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Syndromic management of urethral discharge in Ghanaian pharmacies


Objectives: To evaluate the training of pharmacists in Accra, Ghana, in the syndromic management of STIs.

Methods: We randomly selected 50 pharmacy outlets that had received the training (intervention) and 50 outlets that had not received the training (no intervention). Simulated clients described the symptoms of urethral discharge to the first pharmacy staff encountered and completed a standardised questionnaire after each encounter.

Results: Correct drug provision for urethral discharge improved with the educational intervention but remained relatively low (no intervention 18%; intervention 39%; p <0.05). More encouraging, treatment for gonorrhoea was usually correct without the intervention (64%) and improved further in the intervention outlets (76%). The treatment for chlamydia was less often appropriate but also improved (31% and 41%). Condom promotion was poor, with almost no outlets offering condoms.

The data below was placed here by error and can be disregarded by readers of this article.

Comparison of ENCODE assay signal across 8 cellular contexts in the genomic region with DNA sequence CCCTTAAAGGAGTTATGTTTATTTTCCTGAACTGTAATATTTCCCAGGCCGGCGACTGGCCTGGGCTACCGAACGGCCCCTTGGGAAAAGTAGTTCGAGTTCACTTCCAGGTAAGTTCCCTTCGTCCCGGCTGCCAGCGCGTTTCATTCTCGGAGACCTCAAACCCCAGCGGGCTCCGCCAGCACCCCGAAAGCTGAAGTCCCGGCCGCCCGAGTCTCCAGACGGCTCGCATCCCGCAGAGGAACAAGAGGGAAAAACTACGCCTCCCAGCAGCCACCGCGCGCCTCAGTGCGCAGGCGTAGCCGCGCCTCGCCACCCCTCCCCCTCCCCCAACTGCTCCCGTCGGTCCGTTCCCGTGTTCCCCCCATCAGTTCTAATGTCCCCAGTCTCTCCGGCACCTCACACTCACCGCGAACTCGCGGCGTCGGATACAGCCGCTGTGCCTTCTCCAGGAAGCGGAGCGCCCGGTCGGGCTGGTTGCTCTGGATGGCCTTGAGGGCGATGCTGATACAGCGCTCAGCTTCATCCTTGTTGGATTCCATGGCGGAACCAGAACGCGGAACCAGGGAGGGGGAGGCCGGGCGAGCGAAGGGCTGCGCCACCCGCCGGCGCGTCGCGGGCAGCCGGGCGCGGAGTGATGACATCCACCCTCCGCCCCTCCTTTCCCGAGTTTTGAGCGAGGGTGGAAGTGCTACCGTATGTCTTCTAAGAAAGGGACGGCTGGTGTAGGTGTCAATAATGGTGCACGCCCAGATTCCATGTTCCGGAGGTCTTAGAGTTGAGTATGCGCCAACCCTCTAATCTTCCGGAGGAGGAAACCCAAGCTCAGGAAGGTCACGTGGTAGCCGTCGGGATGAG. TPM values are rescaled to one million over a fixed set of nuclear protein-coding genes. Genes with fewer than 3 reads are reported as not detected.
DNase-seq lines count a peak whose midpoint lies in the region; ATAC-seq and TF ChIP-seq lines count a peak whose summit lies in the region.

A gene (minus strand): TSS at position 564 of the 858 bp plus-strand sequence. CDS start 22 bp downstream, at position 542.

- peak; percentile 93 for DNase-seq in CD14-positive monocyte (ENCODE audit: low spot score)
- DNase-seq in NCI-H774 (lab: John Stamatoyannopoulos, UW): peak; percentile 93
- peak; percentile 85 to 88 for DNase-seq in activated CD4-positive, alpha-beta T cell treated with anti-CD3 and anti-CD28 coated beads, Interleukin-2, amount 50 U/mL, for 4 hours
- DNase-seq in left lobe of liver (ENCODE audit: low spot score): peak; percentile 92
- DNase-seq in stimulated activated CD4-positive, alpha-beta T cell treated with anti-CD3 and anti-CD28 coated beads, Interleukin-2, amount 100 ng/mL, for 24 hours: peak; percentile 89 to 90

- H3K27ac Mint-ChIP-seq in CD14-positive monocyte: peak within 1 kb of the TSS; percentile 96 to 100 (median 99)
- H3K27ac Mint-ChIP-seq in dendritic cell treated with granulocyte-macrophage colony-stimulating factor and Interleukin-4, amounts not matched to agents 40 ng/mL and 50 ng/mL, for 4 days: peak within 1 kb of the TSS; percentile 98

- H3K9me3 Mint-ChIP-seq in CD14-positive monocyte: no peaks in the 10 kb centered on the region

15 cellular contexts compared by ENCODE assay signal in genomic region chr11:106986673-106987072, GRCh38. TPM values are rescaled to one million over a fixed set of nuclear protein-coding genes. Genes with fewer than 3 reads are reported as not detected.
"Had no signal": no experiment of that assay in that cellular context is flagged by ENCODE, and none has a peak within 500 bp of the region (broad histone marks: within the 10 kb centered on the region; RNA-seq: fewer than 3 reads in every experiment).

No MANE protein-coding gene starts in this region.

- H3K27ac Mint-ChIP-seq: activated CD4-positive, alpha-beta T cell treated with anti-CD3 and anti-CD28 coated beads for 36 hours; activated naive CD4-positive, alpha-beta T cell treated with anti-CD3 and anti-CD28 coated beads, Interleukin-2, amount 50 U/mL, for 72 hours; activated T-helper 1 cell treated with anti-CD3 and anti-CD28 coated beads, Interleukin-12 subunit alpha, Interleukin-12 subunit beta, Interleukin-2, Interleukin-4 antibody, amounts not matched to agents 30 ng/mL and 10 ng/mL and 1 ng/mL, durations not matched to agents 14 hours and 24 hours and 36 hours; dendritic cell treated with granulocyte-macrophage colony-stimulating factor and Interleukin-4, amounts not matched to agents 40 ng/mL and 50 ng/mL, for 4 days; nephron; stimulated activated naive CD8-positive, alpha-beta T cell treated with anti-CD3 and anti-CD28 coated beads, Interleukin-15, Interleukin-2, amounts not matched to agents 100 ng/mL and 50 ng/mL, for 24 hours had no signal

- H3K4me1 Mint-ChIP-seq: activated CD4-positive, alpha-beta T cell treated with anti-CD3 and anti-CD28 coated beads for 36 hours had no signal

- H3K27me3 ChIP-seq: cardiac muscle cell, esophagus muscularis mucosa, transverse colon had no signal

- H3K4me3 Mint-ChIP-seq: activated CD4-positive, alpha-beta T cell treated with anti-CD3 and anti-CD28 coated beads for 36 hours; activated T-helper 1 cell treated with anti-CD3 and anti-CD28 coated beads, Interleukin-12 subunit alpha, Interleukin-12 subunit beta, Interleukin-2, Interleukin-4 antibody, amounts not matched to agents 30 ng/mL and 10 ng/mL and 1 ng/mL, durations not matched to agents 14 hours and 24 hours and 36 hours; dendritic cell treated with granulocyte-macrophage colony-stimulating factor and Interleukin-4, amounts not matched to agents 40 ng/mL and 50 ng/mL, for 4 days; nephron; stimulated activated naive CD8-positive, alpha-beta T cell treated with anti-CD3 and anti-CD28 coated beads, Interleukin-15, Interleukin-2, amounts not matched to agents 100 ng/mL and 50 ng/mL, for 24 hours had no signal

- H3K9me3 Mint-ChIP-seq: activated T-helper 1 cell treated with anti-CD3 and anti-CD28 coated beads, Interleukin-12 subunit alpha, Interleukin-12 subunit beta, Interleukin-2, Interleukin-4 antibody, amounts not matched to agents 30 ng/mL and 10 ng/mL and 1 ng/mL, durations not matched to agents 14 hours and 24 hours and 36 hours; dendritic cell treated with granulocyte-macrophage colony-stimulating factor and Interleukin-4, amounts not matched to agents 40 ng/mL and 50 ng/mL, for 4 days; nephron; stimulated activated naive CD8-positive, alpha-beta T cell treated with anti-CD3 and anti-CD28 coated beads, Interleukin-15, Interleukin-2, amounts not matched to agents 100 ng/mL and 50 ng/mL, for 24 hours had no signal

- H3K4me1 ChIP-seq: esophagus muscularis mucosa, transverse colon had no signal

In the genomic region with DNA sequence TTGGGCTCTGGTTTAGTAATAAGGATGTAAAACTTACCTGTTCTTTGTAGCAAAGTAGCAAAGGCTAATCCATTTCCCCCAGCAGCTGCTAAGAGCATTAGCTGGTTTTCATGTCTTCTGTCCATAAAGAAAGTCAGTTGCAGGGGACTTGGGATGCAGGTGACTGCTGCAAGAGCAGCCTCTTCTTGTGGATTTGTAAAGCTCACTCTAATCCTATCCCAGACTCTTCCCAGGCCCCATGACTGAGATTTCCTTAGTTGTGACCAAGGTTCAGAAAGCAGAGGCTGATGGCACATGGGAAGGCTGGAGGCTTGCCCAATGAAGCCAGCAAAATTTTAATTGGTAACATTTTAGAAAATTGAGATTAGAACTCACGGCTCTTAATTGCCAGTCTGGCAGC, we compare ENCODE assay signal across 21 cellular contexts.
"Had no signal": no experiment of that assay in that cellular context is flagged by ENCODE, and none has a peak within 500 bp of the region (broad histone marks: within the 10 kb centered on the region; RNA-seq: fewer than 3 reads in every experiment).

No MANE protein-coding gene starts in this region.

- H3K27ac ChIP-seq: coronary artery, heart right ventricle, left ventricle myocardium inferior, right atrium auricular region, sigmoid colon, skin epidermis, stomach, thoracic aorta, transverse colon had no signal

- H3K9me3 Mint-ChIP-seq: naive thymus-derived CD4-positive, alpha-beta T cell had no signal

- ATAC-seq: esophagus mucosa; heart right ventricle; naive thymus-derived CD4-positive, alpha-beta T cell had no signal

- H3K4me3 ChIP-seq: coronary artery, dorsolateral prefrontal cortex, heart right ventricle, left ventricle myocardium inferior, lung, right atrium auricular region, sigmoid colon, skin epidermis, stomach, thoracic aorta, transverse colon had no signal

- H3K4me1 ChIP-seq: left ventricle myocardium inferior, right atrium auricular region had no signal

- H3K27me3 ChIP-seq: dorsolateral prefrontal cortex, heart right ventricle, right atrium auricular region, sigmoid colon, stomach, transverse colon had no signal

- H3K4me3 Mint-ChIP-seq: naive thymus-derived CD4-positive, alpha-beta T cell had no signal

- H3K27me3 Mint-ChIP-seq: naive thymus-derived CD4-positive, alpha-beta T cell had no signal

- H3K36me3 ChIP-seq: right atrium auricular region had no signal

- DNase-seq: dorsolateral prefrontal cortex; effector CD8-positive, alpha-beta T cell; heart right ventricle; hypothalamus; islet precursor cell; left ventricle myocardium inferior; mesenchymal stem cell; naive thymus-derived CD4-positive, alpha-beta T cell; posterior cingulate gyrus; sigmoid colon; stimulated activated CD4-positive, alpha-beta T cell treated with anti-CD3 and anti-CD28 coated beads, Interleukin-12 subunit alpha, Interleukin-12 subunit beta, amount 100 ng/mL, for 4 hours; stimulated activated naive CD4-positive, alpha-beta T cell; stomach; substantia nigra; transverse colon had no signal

Conclusions: The current training led to improvements in the treatment of urethral discharge. Future training needs to be improved, especially with regard to condom promotion. Moreover, since less than one third of simulated clients were seen by pharmacists, the training should be expanded to other pharmacy staff. With enhanced training of all pharmacy staff, the role of pharmacy outlets in STI management and prevention in Ghana and elsewhere can be optimised.

  • pharmacists
  • sexually transmitted infections
  • syndromic management

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